Friday, April 4, 2014

Venezuelan Builders help recover real estate in Miami

More and more builders of Argentina , Brazil, Mexico and Venezuela are choosing to meet the demand for Latin American looking for a stable place to invest your money and generate revenue.

The Argentine constructor José Luis Melo watched the real estate market of Miami was affected by the housing crisis in the U.S. and thousands of apartments in the city remained unsold , and decided it was time to build.

It was late 2010 , and Melo , which operates the real estate company Melo Group with his two sons , purchased a plot of land of 1.4 million near downtown Miami.

Months later, Melo raised their first construction crane post housing bubble was in town , betting they could find buyers for departments of a new 17-story tower .

" People told us ," You are crazy . The market is crowded with units and going to build ? "He said, adding that he preferred to sell their own new building. 's 98 departments of the structure were sold in just five months.

The apartments were purchased by wealthy Latin Americans were flocking to buy real estate in Miami , helping to encourage an unexpected recovery in a market that was only three years had faced a housing crisis .

The purchase highlights the role that investors have played in some major U.S. cities that show strong signs of recovery after the crisis.

Wealthy Latin Americans have long invested in properties in South Florida, but this time the revival in Miami also is being driven by South American builders like Melo .

" I've never seen the influence that they are now taking on development and construction," said Peter Zalewski , director of real estate consultancy Condo Vultures . " It really is a period of maturity ," he added .

Driven by high property prices and rising sales , the real estate industry in South Florida faces a frenzy with over 80 announced plans for new residential projects, and Latin American builders are involved in about a third of them, according Zalewski .

The builders are benefiting from the view that Latin American realty industry in Miami is a safe haven from political and economic volatility.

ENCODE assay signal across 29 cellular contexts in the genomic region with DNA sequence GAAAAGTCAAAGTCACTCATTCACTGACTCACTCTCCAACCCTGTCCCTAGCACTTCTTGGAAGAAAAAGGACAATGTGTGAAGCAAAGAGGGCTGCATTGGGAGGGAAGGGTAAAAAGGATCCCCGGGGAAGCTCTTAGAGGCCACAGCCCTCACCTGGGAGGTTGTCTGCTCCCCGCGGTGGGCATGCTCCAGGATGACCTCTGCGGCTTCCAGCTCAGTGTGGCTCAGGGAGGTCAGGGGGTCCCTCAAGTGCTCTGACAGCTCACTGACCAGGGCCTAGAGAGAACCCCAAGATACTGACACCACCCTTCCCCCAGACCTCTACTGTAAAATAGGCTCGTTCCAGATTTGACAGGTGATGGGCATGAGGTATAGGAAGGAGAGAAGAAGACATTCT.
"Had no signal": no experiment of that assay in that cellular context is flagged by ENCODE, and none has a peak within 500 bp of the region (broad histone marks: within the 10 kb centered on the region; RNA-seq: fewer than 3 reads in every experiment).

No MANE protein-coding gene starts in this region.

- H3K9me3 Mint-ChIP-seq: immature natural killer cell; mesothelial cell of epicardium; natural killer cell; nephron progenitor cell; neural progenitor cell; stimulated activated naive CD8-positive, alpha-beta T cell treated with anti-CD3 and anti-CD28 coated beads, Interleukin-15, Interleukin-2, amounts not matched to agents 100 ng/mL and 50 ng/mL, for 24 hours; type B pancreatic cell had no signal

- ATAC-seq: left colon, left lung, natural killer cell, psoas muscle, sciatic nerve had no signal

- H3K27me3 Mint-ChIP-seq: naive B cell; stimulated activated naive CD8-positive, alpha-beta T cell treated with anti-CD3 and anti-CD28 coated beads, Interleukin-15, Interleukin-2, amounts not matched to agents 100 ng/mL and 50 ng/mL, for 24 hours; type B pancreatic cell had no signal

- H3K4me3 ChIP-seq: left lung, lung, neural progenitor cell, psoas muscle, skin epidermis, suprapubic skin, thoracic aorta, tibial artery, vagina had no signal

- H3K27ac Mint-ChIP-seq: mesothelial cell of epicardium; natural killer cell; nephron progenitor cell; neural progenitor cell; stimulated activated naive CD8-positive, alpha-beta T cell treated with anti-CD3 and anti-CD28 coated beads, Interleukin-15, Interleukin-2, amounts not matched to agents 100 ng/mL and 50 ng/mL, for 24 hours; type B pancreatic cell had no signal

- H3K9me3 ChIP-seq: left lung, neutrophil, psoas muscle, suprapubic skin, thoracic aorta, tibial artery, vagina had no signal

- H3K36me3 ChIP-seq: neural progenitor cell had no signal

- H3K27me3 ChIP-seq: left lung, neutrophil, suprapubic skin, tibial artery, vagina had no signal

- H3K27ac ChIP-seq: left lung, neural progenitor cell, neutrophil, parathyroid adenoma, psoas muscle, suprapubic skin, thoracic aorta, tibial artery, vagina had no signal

The city, which has a strong Latino presence and where Spanish is widely spoken , is a popular shopping destination and resort.

Recent devaluations in Argentina , Brazil and Venezuela , and fears that currencies continue to weaken these countries are encouraging the purchase of properties, brokers said .

In 2012 , Venezuelan frightened by an economy destroyed by inflation , rising crime and local political uncertainty led all foreign purchases in Miami for the third consecutive year, representing 15 percent of all sales .

A Venezuelan purchases followed the Argentinean and Brazilian .

A sharp increase in the prices of real estate in Latin America has also made more attractive properties in Miami.

According to the website Zillow real estate , the value of the properties in Miami are down almost 50 % from a peak in 2006.

The growing presence of Latin American builders also reflects how the region has benefited from healthy economic growth and given them unprecedented opportunities to look beyond their own borders to build.

Wednesday, April 2, 2014

Mortgage Applications Increase in U.S.

Applications for U.S. mortgages rose last week fueled by demand for refinancing at low interest rates, the data showed a trade group.

The Mortgage Bankers Association (MBA, for its acronym in English) said its seasonally adjusted index of mortgage application activity, which includes both refinancing operations as shopping, rose 1.8% in the week ended April 26 .

The seasonally adjusted index of refinancing applications increased 2.8% MBA.

But reading orders credits for the purchase of houses, a leading indicator of industry sales fell 1.4%.

Mortgages 30 year fixed-rate averaged 3.60%, down 5 basis points. It was the lowest level for rates since late last year.

Tuesday, April 1, 2014

Hispanics suffer in the property market

While the U.S. housing market is recovering, many minorities are not reaping the benefits.

According to the Census Bureau , 75 percent of whites are homeowners, while only 47 percent of Hispanics have their own home.

Hispanic households lost almost half the value of their homes between 2007 and 2010 , according to a new report by the Urban Institute .

Many Hispanics bought their homes just before the recession. As a result , when the housing market crashed , Hispanics were more vulnerable than any other group , falling behind on their mortgages and ending up with a foreclosure.

Banks are another reason why minorities are losing during this recovery . They're doing it harder and more expensive for borrowers to obtain mortgages.

For example , most of the loans are now supported , Freddie Mac Federal Housing Administration and Fannie Mae . These entities sponsored by the government, have made loans more expensive for borrowers who have good credit.